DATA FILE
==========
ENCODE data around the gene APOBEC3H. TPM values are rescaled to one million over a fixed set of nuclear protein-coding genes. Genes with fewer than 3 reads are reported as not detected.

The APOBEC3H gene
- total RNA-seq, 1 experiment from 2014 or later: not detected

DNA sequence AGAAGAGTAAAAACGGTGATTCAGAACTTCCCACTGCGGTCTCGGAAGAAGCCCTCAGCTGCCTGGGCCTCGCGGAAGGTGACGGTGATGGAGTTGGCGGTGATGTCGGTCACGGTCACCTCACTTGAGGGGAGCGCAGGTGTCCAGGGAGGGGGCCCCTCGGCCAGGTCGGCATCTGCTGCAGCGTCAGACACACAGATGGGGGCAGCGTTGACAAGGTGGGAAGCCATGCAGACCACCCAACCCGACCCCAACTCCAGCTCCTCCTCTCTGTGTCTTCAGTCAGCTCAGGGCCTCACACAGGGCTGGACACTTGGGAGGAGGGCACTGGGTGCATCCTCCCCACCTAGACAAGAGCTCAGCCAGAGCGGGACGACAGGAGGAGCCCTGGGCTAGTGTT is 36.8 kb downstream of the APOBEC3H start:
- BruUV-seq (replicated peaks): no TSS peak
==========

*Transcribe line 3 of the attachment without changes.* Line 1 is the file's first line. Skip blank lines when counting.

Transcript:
- total RNA-seq, 1 experiment from 2014 or later: not detected